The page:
Before we get started, we need to examine the DataTable that C1Olap gives us so we are able to properly bind our report fields. For example, here is a C1OlapGrid showing Country in the column fields and ProductName in the row fields. Here we bind a regular DataGridView to C1Olap DataTable (dataGridView1.DataSource = c1OlapPage1.OlapEngine.OlapTable) so you can see what the underlying DataTable looks like: As you can see, the key thing to note here is how the column headers are formatted. The first four column headers have a format like "Field:Value;" and the Total column is unique. We need to know this when we create our report fields as we want them to be bound to these columns. There are two different routes to go: We could actually edit a cloned copy of the DataTable and clean up the column headers. Or we could set up the report expecting these given formats. It really does not matter because either way the user will not have to read the crazy formatted text. The second option actually requires 1 less step. But the biggest problem with the DataTable is that there is no row header information (ie product names). This data is not actually considered part of the OlapTable, but we obviously need it to be displayed in our report. The solution here is to simply add this information to our DataTable before passing it to C1Report. The code below adds the row header information to a clone of the OlapTable.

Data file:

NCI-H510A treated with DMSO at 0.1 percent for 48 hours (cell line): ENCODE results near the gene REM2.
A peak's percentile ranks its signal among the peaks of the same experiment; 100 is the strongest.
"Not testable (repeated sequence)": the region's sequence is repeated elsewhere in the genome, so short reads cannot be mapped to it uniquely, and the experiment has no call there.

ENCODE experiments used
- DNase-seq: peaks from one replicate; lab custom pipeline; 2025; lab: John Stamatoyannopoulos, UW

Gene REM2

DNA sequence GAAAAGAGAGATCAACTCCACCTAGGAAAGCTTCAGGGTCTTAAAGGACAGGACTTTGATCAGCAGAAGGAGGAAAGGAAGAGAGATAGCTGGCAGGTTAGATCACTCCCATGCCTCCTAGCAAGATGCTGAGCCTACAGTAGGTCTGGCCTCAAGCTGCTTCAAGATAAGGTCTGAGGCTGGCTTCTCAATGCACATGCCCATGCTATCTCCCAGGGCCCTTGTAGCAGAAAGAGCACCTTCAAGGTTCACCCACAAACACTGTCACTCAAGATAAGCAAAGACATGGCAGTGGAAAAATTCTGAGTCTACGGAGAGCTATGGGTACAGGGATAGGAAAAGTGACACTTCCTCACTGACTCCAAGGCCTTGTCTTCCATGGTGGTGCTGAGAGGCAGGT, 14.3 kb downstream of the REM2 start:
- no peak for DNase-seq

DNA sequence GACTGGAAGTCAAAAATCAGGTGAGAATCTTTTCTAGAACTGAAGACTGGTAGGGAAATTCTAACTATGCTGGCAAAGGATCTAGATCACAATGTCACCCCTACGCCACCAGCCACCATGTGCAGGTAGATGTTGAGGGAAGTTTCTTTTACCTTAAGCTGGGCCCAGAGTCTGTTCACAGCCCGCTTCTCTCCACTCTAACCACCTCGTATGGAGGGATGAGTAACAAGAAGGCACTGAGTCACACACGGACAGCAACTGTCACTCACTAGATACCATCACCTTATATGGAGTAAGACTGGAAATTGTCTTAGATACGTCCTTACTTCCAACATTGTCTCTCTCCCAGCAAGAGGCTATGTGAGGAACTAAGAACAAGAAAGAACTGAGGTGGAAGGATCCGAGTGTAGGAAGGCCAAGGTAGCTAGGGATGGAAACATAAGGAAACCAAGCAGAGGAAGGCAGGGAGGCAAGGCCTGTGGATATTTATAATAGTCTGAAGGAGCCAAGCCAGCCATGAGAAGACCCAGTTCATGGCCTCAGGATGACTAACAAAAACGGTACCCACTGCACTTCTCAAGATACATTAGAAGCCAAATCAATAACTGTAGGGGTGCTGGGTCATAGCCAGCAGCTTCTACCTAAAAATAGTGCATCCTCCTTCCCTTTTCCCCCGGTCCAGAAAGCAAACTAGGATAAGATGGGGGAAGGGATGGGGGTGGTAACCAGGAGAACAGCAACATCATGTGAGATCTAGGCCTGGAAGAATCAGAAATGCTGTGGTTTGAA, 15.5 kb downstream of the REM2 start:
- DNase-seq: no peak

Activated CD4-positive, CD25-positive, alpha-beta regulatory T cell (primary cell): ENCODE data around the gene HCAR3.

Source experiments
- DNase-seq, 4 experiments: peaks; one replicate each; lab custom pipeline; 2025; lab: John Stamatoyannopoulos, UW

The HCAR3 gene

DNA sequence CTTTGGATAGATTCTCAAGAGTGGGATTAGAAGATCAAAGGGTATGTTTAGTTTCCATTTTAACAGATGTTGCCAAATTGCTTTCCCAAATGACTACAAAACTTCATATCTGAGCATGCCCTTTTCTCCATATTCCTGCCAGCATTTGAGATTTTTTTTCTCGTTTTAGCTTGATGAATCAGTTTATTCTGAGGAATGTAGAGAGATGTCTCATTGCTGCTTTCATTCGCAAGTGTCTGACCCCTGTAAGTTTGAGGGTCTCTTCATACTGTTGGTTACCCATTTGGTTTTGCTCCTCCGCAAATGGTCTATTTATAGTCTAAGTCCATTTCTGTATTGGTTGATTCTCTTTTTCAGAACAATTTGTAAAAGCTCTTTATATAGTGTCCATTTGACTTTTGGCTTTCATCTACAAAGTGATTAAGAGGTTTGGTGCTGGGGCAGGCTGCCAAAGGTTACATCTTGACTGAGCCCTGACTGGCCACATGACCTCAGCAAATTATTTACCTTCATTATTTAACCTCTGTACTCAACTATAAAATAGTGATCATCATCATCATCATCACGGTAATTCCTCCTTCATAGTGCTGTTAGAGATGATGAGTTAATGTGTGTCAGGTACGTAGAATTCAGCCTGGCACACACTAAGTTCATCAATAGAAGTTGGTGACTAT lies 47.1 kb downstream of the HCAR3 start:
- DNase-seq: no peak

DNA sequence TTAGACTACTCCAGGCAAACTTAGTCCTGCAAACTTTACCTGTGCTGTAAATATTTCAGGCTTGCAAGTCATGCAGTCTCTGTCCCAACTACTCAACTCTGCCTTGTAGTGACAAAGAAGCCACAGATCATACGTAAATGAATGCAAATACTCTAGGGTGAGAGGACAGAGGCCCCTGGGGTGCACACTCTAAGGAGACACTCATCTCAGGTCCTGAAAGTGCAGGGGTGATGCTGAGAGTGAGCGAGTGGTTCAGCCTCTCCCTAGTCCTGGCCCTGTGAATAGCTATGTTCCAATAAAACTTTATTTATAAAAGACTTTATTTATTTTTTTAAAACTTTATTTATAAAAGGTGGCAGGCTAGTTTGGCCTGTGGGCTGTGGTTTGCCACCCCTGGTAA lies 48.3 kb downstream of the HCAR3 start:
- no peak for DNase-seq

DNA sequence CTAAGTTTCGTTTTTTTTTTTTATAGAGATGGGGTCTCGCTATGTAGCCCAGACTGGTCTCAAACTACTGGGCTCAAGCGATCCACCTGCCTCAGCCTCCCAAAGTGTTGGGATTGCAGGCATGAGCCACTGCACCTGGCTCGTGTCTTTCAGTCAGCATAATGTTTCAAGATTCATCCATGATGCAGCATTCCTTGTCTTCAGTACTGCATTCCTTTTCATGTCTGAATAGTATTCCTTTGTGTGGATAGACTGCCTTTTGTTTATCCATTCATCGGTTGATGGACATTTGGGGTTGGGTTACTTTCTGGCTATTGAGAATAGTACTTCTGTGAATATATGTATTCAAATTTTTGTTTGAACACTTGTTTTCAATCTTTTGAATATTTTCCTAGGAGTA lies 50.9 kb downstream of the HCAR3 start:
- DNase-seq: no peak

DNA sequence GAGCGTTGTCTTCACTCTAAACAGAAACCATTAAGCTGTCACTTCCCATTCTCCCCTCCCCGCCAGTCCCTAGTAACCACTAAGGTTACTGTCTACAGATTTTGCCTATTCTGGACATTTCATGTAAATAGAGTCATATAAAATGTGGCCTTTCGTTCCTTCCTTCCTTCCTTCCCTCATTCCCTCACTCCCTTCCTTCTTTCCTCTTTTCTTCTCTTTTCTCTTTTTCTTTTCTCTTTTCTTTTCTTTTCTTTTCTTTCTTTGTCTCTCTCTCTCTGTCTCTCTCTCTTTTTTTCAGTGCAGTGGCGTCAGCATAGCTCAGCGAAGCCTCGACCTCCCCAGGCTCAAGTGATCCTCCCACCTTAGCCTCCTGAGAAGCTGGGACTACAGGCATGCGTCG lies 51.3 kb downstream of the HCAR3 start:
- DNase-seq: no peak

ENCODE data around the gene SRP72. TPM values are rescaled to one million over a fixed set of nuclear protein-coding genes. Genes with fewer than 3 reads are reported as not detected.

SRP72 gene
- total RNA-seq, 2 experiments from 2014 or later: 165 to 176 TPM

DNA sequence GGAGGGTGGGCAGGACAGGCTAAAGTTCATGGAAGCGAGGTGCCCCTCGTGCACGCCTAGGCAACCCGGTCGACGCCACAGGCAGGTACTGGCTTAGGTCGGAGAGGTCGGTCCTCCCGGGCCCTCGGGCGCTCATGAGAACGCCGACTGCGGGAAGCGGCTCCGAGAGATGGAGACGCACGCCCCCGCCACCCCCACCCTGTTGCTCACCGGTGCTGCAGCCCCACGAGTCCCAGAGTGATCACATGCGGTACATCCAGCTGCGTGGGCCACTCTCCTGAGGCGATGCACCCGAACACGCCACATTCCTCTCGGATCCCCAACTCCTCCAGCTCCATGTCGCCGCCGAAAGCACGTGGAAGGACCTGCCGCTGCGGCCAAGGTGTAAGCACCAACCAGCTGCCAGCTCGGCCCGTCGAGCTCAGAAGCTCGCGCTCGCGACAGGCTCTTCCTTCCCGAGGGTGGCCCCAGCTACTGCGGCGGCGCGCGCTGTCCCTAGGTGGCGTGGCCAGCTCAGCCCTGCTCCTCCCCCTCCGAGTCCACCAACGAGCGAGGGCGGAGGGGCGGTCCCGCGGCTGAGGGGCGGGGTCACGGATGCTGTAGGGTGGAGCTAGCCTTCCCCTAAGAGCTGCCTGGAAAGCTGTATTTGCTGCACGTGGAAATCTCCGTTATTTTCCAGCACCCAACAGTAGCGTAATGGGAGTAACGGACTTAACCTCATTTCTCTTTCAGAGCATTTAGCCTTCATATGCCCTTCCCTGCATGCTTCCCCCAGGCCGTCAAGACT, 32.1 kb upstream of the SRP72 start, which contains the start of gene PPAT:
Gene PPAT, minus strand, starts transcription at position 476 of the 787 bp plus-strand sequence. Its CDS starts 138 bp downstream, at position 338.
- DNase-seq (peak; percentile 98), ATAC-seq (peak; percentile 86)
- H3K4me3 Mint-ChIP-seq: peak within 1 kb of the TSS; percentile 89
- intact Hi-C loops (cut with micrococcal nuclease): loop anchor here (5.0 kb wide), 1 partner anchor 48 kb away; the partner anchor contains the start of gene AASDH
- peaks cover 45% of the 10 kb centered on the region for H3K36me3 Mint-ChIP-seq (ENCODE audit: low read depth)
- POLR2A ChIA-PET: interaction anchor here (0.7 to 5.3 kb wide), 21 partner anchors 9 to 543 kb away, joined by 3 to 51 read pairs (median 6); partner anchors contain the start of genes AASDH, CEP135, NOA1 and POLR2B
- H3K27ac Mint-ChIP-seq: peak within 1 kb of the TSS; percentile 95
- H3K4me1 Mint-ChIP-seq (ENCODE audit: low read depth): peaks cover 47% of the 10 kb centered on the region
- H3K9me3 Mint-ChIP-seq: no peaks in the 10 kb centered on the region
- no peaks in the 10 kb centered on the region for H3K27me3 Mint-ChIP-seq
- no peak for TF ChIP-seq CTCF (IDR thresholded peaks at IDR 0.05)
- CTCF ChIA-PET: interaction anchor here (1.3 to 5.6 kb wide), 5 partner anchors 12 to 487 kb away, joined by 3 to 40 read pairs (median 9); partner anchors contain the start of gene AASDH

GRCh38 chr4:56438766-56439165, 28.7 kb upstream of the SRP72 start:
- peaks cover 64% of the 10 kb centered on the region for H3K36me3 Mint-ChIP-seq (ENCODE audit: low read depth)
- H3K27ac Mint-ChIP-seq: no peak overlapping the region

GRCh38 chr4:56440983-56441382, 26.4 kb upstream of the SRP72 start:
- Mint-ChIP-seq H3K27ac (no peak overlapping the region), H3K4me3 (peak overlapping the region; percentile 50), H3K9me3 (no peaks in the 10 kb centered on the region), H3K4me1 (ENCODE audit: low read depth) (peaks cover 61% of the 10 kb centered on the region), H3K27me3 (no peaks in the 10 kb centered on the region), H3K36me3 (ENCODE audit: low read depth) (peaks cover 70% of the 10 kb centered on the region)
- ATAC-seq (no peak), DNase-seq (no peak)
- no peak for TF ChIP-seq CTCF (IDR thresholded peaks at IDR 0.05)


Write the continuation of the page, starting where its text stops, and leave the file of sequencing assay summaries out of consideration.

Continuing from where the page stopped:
DataTable GetOlapDataTable()  
    // clone OLAP table  
    var dt = this.c1OlapPage1.OlapEngine.OlapTable.Clone();  

    // add row information to output table  
    var dc = dt.Columns.Add("{RowInformation}", typeof(string));  
    for (int i = 0; i < dt.Rows.Count; i++)  
        var dr = this.c1OlapPage1.OlapEngine.OlapTable.Rows[i];  
        var key = this.c1OlapPage1.OlapEngine.GetOlapKey(dr);  
        dt.Rows[i][dc] = key.ToString();  

    // done  
    return dt;  

Problem solved.

2. Designing the Report Layout